How strange it is, other people don’t have to do what I’m doing, yet they manage to like themselves enough to keep going. Why can’t I be like them? I don’t do this because I want to. I have to.
— “Second Star to the Right” by Deborah Hautzig
Many people need desperately to receive this message: “I feel and think much as you do, care about many of the things you care about, although most people do not care about them. You are not alone.
— Kurt Vonnegut (via troubled)
Emotions, in my experience, aren’t covered by single words. I don’t believe in “sadness,” “joy,” or “regret.” Maybe the best proof that the language is patriarchal is that it oversimplifies feeling. I’d like to have at my disposal complicated hybrid emotions, Germanic train-car constructions like, say, “the happiness that attends disaster.” Or: “the disappointment of sleeping with one’s fantasy.” I’d like to show how “intimations of mortality brought on by aging family members” connects with “the hatred of mirrors that begins in middle age.” I’d like to have a word for “the sadness inspired by failing restaurants” as well as for “the excitement of getting a room with a minibar.” I’ve never had the right words to describe my life, and now that I’ve entered my story, I need them more than ever.
— Jeffrey Eugenides, Middlesex
As if to build a fence around the fatal emptiness inside her, she had to create a sunny person that she became. But if you peeled away the ornamental egos that she had built, there was only an abbys of nothingness and the intense thirst that came with it. Though she tried to forget it, the nothingness would visit her periodically - on a lonely rainy afternoon, or at dawn when she woke up from a nightmare. What she needed at such times was to be held by someone, anyone.
— Haruki Murakami, 1984
So often we try to make other people feel better by minimizing their pain, by telling them that it will get better (which it will) or that there are worse things in the world (which there are). But that’s not what I actually needed. What I actually needed was for someone to tell me that it hurt because it mattered.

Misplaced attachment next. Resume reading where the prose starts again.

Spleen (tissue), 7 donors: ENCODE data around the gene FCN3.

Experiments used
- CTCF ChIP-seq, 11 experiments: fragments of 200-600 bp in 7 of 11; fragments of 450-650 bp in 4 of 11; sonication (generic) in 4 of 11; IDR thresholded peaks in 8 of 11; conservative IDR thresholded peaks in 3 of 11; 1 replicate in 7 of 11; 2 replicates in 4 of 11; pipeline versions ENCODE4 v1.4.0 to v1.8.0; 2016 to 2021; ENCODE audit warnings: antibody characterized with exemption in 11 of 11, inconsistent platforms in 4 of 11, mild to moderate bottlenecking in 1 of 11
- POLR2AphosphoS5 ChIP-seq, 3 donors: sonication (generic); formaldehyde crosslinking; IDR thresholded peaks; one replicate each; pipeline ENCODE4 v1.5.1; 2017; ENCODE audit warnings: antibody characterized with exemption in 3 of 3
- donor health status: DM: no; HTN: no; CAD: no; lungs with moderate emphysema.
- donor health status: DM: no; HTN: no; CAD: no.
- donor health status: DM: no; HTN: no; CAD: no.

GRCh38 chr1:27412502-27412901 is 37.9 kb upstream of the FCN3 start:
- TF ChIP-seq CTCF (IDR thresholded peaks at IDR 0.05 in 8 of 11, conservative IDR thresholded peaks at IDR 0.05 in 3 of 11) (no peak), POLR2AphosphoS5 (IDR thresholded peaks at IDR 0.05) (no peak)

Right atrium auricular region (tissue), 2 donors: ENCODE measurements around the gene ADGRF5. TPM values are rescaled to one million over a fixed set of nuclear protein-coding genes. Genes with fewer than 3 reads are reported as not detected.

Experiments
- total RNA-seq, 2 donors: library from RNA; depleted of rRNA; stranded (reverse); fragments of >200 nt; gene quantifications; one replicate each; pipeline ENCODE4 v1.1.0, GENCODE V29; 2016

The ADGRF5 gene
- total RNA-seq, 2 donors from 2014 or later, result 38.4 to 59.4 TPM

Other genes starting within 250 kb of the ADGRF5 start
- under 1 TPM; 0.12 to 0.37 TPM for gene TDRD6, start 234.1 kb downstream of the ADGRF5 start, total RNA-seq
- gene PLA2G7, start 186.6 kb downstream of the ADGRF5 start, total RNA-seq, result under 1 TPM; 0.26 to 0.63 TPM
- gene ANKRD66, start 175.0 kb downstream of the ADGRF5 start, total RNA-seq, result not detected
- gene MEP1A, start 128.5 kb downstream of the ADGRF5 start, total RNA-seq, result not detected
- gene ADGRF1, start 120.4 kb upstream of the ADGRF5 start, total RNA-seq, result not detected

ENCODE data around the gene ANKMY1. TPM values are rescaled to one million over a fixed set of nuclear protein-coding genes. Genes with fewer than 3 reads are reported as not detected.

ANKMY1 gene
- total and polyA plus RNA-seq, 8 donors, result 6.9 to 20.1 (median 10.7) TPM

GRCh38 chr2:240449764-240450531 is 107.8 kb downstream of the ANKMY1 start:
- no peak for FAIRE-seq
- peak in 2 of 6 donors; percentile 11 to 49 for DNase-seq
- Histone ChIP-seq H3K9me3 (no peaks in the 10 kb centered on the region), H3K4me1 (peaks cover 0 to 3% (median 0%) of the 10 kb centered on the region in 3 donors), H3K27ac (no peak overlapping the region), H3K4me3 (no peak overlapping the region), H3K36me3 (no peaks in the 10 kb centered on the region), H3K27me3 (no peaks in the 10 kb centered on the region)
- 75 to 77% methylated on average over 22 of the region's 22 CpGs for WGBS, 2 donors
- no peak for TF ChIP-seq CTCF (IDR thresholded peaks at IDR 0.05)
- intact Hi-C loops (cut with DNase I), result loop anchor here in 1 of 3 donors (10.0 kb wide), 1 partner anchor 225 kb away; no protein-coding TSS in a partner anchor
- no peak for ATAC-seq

I have found this very useful to think about over the years, and I find that it is a lot easier and more bearable to be sad when you aren’t constantly berating yourself for being sad.
— John Green (via creatingaquietmind)
That is the fear: I have lost something important, and I cannot find it, and I need it.
— John Green, Looking For Alaska (via larmoyante)
A person with an eating disorder believes her needs are illegitimate, and therefore finds it difficult to seek care or engage with any care she does manage to seek. But because her needs are yearning and pressing she must find some way to express them: she puts into body what she cannot put into words. Her eating disorder serves as her voice, her attempt to express her needs and desires without directly asking for anything”.
— Sensing the Self
A bulimic person’s shame may lead her to try not only to hide her eating- disordered behaviors but also her basic needs and yearnings. She may wish that her needs and desires did not exist and may try to act as if she does not need or want anyone or anything. when that attempt inevitably fails, she may wish others could magically read her mind and respond to her needs and wants without having to ask for anything. To avoid shame of expressing her needs and desires, she turns to food rather than relationships, for comfort. Instant gratification, that you can’t find in other places.
— Sensing the Self: Woman’s Recovery from Bulimia